Stunning Anti-War Play 'Trojan Women (After Euripides)' at Getty Villa
Photo: Leon Ingulsrud, Ellen Lauren, Makela Spielman, Akiko Aizawa, Barney O'Hanlon, Katherine Crockett in 'Trojan Women (After Euripides)' by Craig Schwartz/© 2011 J. Paul Getty Trust.
A stunning rendition of the ancient anti-war classic, Trojan Women (After Euripides), is playing at Getty Villa. The 2,426 year-old play depicts the brutal aftermath of the mythological Trojan War through dishonor, rape, infanticide, mass murder, enslavement, urban decimation, and despair. Poetically adapted by Jocelyn Clarke to include modern insights through temporary suspension of the fourth wall, this standing ovation worthy SITI Company production brims with sophistication and powerful dramatic performances perfectly contextualized within the Villa's outdoor Greek-style theater.
The cast of Trojan Women (After Euripides) features strong performances, with the magnificent Ellen Lauren leading the cast as Hecuba. Lauren commands raw, unfiltered emotion with inexhaustible intensity, talent, and impassioned breadth. Her performance is surely one of the best to grace the Los Angeles stages this year. Brent Werzner opens the play as a formidable, un-cliched, tone-setting incarnation of Poseidon. Surprising terrifying, yet demonically seductive, Werner's voice fills the canyon surrounding the villa with echoed mythological names and otherworldly wrath. Barney O'Hanlon (as the chorus), Leon Ingulsrud (as the envoy), and Makela Spielman (Andromache) round out the cast, bolstering the production with considerable empathy, compassion, and conflicted grief.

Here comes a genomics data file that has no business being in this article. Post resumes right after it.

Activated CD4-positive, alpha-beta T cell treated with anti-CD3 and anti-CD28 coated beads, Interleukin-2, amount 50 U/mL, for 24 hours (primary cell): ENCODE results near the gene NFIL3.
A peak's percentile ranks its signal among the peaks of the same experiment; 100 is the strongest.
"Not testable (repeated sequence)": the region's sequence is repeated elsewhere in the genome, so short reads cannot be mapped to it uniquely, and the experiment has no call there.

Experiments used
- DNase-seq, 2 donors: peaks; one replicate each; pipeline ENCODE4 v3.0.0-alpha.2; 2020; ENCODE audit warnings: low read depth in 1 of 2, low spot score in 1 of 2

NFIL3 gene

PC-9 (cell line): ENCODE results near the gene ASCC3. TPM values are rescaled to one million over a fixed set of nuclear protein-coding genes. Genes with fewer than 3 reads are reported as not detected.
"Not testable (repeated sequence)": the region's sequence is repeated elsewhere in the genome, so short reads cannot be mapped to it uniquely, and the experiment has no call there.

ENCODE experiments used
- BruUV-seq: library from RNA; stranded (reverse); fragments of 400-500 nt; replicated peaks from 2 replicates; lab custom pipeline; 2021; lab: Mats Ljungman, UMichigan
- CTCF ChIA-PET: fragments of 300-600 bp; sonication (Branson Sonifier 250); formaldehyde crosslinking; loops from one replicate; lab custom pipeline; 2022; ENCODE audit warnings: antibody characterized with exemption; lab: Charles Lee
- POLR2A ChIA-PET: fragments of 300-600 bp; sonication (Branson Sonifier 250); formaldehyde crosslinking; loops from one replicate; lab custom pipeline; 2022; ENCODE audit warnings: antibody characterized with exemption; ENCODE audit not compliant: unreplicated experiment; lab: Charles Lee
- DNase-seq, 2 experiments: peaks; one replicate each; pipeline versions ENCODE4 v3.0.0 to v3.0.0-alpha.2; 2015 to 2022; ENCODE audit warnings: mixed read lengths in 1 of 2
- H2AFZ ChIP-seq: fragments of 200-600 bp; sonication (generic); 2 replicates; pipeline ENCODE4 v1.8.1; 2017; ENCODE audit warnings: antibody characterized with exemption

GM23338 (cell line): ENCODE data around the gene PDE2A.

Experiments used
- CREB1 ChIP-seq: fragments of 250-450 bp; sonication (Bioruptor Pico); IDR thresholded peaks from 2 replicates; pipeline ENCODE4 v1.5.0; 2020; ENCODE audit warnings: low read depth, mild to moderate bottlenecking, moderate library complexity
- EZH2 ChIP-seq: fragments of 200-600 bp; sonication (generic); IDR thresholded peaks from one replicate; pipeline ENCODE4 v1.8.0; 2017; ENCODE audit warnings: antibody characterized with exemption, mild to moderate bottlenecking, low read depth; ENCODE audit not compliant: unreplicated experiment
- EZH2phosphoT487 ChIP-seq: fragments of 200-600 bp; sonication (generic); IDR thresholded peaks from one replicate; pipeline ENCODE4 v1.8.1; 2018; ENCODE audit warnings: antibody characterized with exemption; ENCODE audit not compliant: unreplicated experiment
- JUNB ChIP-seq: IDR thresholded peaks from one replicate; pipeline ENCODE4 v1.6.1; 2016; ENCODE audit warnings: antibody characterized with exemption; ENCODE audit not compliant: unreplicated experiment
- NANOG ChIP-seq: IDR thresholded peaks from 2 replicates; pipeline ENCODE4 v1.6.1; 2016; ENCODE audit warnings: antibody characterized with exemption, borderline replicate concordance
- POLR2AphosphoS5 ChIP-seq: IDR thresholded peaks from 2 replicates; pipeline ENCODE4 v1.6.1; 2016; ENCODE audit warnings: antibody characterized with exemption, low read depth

Anne Bogart's direction of Trojan Women (After Euripides) is perceptive, rhythmic, and utterly engrossing. Bogart brings exacting poignancy to the ancient work with unexpected, but inherently perfect kabuki inflected nuance to convey the universality of tragic loss. Clarke's witty injections of contemporary banter through Hecuba feels natural, as though always part of Euripides' commentary. Careful costume (by Melissa Trn), lighting (Brian Scott), and set (Sibyl Wickersheimer) design are simple, elegant, and slightly abstract, and elegant. The inclusion of live music by Christian Frederickson heightens the enjoyment and authenticity of Trojan Women (After Euripides.
Trojan Women (After Euripides) is playing at Getty Villa through October 1, 2011. Tickets are $38 to $42 and available online or via phone at 310-440-7300.